We are working with our local AARP to “preserve affordable, reliable, accessible basic telephone service” and we hope our legislators will see to it that FairPoint keeps its word and continues to provide and maintain landlines at reasonable prices.

Sandra and Ole Jaeger


Fiberight a solid waste solution

As the town of Freedom’s solid waste representative and board representative to the Unity Area Regional Recycling Center, I know how important local control is to our residents. We are proud of the recycling center, owned by eight towns, and are looking forward to it playing an important role in 2018. The Municipal Review Committee and Fiberight have visited our center and are supportive of what we are doing.

Freedom and other municipalities need to choose where they will send their solid waste come 2018. To me, the choice is clear. The MRC has advocated for responsible and affordable solid waste disposal on behalf of its members for nearly 30 years. In the last 10 years, I have found the committee easy to reach, responsive and very helpful in my efforts to save my town money. I always felt listened to and respected. I feel the committee knows how to do this.

The MRC is about local control and will continue to serve us, the towns, well. Fiberight is exciting, attracting big investors so that we, the towns, do not pay for the factory’s construction. It is exciting using the forward-thinking, cutting-edge technology of biofuels, which are more friendly to the environment and will generate less residuals. It is exciting that they will blend technologies, each of which have already been proven independently.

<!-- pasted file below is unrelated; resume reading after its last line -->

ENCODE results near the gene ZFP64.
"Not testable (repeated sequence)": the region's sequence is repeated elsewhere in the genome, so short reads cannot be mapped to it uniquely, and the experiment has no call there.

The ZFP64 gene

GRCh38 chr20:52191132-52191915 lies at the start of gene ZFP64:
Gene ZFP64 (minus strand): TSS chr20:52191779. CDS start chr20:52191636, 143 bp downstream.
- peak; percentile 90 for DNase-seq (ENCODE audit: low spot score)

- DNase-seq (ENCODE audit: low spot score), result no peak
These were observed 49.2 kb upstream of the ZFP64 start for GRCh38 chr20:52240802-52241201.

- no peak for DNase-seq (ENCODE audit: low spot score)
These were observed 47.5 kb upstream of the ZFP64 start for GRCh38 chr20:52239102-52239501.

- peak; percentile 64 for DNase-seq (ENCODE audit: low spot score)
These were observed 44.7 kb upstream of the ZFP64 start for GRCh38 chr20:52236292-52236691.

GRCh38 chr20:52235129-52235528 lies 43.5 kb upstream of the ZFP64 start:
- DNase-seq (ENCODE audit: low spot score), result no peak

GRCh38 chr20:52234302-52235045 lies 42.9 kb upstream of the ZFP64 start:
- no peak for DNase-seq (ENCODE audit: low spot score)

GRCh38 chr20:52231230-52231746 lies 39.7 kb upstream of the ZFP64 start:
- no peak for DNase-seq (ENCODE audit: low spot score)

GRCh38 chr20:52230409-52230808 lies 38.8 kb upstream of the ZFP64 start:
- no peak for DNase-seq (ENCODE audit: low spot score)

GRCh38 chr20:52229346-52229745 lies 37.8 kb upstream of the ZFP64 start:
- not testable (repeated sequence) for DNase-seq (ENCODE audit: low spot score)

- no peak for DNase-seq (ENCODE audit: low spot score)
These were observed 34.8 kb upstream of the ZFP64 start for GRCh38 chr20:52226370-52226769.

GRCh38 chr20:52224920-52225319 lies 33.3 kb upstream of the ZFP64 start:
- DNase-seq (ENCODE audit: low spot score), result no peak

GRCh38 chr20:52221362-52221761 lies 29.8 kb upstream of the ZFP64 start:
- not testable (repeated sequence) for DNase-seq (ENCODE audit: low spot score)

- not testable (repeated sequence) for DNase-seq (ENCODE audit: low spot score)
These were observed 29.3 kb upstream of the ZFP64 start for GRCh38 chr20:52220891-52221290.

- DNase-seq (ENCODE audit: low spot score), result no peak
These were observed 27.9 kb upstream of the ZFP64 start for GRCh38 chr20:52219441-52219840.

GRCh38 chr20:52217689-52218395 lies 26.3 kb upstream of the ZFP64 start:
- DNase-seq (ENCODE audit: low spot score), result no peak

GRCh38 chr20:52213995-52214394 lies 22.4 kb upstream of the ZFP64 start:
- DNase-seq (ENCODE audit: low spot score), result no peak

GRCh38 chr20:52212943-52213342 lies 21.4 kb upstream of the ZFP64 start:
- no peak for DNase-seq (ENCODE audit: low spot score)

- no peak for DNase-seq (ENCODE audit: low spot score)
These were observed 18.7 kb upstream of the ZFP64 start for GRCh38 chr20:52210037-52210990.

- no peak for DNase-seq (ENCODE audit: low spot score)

I hope Freedom chooses to join Brewer and other forward-thinking communities in this next generation of recycling and waste processing.

Meredith Coffin


Trans-Pacific Partnership a bad deal for US

Our elected representatives should heed Mainers’ opposition to the passage of the Trans-Pacific Partnership, a trade pact between the U.S. and 11 other Pacific Rim nations. The trade pact represents a power grab by large multinational corporations and a disaster for almost everyone else.

Under the provisions of the trade pact, corporations would have the opportunity to override U.S. laws through the investor-state dispute settlement system, which could erode the sovereignty of federal and state governments. As a result, this trade pact could lead to a reduction in state and federal food safety and health regulations, such as environmental standards for clean air and water, if they affect a corporation’s expected future profits.

This trade pact will likely do little to open up markets to American goods or to strengthen small businesses, which account for 80 percent of the economy. A recent report from Tufts University’s Global Development and Environment Institute estimates that this trade pact could cost 448,000 American jobs.

I want to thank Rep. Chellie Pingree for making her opposition to the Trans-Pacific Partnership clear to the public. Sens. Susan Collins and Angus King and Rep. Bruce Poliquin should let the electorate know their positions. In my view, a vote in favor of passage of this trade pact is an assault on our Constitution and our democracy. I urge them to vote no on the Trans-Pacific Partnership.

Carole Boothroyd